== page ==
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Chords in a Scale

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This is doing my head in a bit. Don't know much music theory.

If I'm writing in a certain key, say Fminor, then does it stand to reason that I could play any chord whose notes lie within the F minor scale? Obviously there's a lot more to it than that, but am I on the right track?

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Long answer: yes, with traditionally a hierarchy of chords from 'strongest' to 'weakest'.

Can I use F major? Less flats to deal with :D

In order from strongest to weakest:

chord I (F): F-A-C

chord V ©: C-E-G

chord IV (B flat): Bb-D-F

chord II (Gm): G-Bb-D

chord VI (Dm): D-F-A

chord VII (Em): E-G-B or (Eb): Eb-G-Bb

chord III (Am): A-C-E

For whatever Key, the chord number (I-VII) hierarchy is the same.

It's not a rule as such, more a guide as to which chords have the strongest 'pull' back to the root of the key, and serve as a rough guide as to how often you might use them.

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chord VI (Dm): D-F-A

chord VII (Em): E-G-B or (Eb): Eb-G-Bb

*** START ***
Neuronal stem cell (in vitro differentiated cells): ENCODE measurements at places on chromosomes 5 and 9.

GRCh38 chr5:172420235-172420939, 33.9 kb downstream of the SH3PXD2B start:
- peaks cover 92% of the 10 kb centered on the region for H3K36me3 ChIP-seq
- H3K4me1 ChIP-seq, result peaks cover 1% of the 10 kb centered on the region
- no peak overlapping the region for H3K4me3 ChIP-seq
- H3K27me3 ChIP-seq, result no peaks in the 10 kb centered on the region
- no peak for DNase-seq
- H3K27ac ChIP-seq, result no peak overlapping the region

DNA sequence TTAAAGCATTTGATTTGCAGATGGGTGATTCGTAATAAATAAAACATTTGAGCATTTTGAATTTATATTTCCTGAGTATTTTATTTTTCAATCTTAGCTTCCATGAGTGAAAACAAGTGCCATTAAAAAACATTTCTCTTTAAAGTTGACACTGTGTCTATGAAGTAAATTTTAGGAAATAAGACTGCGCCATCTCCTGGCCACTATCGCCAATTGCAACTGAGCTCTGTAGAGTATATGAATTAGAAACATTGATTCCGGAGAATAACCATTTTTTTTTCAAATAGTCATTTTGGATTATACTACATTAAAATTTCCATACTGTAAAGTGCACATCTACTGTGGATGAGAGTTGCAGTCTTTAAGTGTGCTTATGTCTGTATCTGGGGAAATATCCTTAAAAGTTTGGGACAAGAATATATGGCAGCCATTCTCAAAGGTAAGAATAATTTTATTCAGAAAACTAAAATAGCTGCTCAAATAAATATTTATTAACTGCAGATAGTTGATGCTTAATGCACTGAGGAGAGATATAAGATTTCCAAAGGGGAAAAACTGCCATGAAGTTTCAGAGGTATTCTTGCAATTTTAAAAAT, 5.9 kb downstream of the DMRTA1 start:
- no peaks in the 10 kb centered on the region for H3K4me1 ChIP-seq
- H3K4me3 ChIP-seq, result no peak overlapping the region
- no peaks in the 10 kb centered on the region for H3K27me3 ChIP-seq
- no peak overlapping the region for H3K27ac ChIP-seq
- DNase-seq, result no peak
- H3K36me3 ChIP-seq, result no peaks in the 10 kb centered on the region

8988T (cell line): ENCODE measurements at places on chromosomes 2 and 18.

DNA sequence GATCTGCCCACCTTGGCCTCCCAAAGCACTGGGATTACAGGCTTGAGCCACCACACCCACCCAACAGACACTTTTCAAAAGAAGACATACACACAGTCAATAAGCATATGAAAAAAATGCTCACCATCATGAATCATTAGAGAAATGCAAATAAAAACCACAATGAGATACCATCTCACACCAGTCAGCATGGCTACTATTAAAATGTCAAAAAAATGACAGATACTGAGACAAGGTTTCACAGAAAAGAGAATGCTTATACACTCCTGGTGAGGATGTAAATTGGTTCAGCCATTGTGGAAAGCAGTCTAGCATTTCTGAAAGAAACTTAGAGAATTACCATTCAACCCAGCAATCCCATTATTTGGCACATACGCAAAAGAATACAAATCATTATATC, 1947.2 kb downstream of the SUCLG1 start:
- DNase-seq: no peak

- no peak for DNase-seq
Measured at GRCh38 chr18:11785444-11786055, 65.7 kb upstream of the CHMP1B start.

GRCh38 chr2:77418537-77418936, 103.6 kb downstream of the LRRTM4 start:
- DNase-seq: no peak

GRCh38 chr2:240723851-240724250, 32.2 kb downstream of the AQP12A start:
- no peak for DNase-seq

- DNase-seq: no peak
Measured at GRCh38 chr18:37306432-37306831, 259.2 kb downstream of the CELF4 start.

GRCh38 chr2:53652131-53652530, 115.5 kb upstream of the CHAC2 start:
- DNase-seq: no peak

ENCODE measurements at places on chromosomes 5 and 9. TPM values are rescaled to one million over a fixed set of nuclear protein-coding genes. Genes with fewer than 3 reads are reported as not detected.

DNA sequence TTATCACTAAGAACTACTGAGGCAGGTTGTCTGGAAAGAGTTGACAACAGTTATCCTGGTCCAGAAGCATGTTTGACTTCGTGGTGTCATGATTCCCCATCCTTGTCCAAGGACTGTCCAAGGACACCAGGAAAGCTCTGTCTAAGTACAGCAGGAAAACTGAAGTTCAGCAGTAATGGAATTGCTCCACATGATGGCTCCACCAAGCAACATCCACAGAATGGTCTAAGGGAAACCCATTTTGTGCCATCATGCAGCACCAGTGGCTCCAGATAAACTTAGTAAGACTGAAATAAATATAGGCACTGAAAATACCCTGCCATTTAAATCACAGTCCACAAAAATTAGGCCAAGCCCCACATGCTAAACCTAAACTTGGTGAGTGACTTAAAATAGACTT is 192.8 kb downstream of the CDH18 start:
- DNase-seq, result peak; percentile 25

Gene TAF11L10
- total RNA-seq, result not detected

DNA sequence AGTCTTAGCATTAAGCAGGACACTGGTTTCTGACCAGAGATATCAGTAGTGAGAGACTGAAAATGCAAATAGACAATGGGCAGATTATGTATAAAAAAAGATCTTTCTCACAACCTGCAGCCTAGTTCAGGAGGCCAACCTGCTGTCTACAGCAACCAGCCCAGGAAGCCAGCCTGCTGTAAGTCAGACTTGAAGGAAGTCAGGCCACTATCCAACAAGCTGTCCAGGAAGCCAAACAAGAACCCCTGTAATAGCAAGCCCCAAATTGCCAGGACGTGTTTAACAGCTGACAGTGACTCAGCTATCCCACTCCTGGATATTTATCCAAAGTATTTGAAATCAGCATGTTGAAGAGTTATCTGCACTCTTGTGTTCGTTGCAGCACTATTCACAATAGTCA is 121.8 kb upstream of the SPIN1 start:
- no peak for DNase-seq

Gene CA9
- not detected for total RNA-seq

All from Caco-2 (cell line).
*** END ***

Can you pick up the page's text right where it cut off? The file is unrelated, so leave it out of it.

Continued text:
Er, correction, swap these two around actually:

chord VII is stronger than chord VI, as it leads up by a tone (or semitone) to the root note - ie it's one chord below.

Similarly chord II is pretty strong as it leads down by a tone (or semitone) to the root note - ie it's one chord above.

Chord II is also the fifth of chord V, which is the fifth of chord I, etc etc around the cycle of fifths.

Chord III is the weakest because it sits halfway between I and V and shares two notes common with them - thus making it vague as to whether it's actually I or V when it's not.

ramble ramble ramble...

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then its tone semitone tone tone tone semitone

right? been a few years since i did musicianship

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You could always try and go with just playing what you think sounds right, but not everyone might agree with you  ???

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You could always try and go with just playing what you think sounds right, but not everyone might agree with you  ???

Although the best thing about doing it this way is that people don't have to! If you follow no rules then you have nothing to defend.

And if people get antsy about not doing it properly you can just tell them they're narrow minded ;)

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then its tone semitone tone tone tone semitone

right? been a few years since i did musicianship

There's always the death metal scale:

semitone semitone semitone semitone semitone semitone semitone semitone semitone semitone semitone semitone

:bang: :eatadick:

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For the theorists....

What does 'sus' refer to in a chord?

Some examples:

Fsus2

B♭sus2

Csus

They're littered through the RENT soundtrack.

Anyone else familiar with RENT? You know, the one with the song, "AIDs... Everybody Has AIDs"? Team America, oh so funneh! :o

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